Sunday, 5 January 2014

Hume's Leaf warbler, Dungeness Kent

It doesn't take much to get us to visit Dungeness, so when the Hume's Leaf Warbler is reported as present for it's third day  on Saturday, plans are made to make the trip early Sunday morning.
Shortly after 7.30am we are driving along Dungeness road, As we pass Arc Pit A Great White Egret is seen close in to the water's edge. Before parking the car a Kestrel sitting on telegraph wires is the second year tick of the day. Parking up we head towards the beach for a brief seawatch.
Good numbers of Common Scoter are seen moving through, with smaller numbers of Guillemots and two Razorbills. Several Kittiwakes are noted close in and also roosting on the beach.
The odd Red-throated Diver is also noted with larger numbers of Cormorants and Great Crested Grebes resting on the water.
While scanning through the gulls at the patch, news comes through that the Hume's Leaf Warbler is showing at the trapping area.
So it's back to the car, a quick drive round to the observatory and on with the wellies.
Reaching the trapping area we are pleased to have been warned beforehand that wellies were essential. The water levels varied from a few inches to nearly covering the top of the wellies in places.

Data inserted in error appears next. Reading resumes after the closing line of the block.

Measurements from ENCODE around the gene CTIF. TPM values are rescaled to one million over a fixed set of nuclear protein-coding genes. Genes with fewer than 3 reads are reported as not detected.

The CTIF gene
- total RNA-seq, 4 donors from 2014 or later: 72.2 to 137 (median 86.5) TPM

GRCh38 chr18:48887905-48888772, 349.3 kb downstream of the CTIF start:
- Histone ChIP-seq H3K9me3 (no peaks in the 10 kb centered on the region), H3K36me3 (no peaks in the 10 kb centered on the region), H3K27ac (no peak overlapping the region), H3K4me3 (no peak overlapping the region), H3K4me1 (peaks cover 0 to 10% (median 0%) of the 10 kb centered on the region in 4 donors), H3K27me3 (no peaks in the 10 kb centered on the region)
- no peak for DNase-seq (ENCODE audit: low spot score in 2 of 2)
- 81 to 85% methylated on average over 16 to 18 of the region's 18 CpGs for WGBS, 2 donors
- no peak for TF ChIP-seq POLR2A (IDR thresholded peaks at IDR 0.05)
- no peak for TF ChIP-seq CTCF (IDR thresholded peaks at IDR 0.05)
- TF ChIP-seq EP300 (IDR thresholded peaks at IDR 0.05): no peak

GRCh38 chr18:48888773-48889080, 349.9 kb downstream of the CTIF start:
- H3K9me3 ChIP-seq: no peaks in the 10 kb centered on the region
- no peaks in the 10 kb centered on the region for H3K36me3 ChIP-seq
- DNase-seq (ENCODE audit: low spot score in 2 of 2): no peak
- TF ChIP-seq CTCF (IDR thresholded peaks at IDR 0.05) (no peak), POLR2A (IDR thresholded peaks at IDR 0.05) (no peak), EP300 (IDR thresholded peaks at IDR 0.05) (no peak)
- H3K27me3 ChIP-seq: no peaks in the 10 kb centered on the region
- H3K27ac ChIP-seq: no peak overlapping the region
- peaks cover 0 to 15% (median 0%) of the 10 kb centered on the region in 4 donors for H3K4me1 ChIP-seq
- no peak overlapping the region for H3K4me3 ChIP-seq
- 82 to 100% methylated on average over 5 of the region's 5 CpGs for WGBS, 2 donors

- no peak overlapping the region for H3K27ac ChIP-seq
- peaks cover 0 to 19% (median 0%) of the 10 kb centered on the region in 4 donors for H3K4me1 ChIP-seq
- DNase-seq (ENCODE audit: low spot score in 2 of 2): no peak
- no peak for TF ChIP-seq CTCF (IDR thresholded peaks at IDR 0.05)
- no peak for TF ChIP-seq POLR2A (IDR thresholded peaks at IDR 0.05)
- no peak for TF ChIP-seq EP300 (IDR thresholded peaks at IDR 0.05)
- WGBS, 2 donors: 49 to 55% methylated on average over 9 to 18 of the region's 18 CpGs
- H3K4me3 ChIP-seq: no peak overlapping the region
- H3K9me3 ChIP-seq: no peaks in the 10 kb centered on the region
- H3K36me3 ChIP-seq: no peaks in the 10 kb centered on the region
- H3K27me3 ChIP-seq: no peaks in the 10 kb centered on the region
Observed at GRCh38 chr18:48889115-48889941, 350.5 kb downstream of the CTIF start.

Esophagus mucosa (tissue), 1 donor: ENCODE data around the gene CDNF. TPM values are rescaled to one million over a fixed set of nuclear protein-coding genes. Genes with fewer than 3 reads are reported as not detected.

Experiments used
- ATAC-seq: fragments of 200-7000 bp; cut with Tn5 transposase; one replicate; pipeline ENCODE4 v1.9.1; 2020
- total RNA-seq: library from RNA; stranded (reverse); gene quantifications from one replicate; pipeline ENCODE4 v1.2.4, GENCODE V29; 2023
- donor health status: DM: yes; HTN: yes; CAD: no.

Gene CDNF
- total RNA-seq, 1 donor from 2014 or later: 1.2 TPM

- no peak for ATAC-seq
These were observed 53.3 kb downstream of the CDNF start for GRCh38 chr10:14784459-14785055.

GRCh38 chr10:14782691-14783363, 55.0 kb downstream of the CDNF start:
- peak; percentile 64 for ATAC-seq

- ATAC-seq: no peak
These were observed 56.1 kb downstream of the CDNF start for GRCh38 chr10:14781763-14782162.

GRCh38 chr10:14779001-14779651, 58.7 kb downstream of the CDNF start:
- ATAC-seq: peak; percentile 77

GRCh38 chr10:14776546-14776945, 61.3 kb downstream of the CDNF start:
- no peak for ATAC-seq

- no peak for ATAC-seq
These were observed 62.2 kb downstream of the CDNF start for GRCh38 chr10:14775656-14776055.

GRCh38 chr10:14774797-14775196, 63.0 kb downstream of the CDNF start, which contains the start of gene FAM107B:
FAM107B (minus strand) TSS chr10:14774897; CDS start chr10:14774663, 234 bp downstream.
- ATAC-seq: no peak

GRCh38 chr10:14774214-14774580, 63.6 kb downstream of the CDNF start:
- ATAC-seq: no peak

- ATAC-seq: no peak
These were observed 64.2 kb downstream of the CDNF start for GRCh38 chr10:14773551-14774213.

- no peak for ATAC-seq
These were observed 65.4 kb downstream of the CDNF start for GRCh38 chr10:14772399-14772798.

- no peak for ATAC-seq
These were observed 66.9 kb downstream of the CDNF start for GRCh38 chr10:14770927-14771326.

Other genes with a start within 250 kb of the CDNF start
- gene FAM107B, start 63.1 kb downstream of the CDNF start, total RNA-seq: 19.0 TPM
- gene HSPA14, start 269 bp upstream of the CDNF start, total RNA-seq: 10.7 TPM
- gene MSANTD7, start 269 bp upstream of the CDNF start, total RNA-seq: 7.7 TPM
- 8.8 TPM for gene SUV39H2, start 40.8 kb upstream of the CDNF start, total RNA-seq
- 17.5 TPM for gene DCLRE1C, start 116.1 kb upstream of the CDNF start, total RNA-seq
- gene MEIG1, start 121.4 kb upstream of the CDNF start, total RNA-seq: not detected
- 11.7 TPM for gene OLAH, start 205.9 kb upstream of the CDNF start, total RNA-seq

As we approached the few assembled birders already present, I hear the bird call for the first time. It calls several times and then flits from tree to tree giving brief glimpses. Then it goes quiet for several minutes and then would call again in a completely different place.
Eventually we managed to get good views as it dropped to ground level in a channel giving me my first lifer of 2014.

Another brief session by the fishing boats fails to turn up any Yellow-Legged or caspian Gulls, so we return to Dungeness road for another scan of Arc Pit and New Diggings.
The Great White Egret is again showing well on Arc, and a scan of New Diggings produces a Black-throated Diver along the back edge. A second Black-throated Diver and Great White Egret are located at the reserve end of New Diggings as we approach the gate.
Stopping briefly at the reserve gates we watch several Tree Sparrows coming to the feeders.
At the reserve a scan from Dennis's Hide turns up a female Goosander, and on the return to the reserve centre a redhead Smew is found along the back edge of Burrowes Pit for another year tick.
Before heading for Scotney GP's, a short detour bags a good group of Bewick Swans feeding in a field as we drive along Caldecot Lane.
At the East Sussex end of Scotney a Great Northern Diver is found. We watch it as it feeds along the far edge and eventually approaches within camera range.

Great Northern Diver

At the Kent end of Scotney GP's another year tick is added in the form of a Long-tailed Duck, unfortunately it stayed well out of range of the camera.

On the drive home my first Common Buzzard of 2014 is seen.

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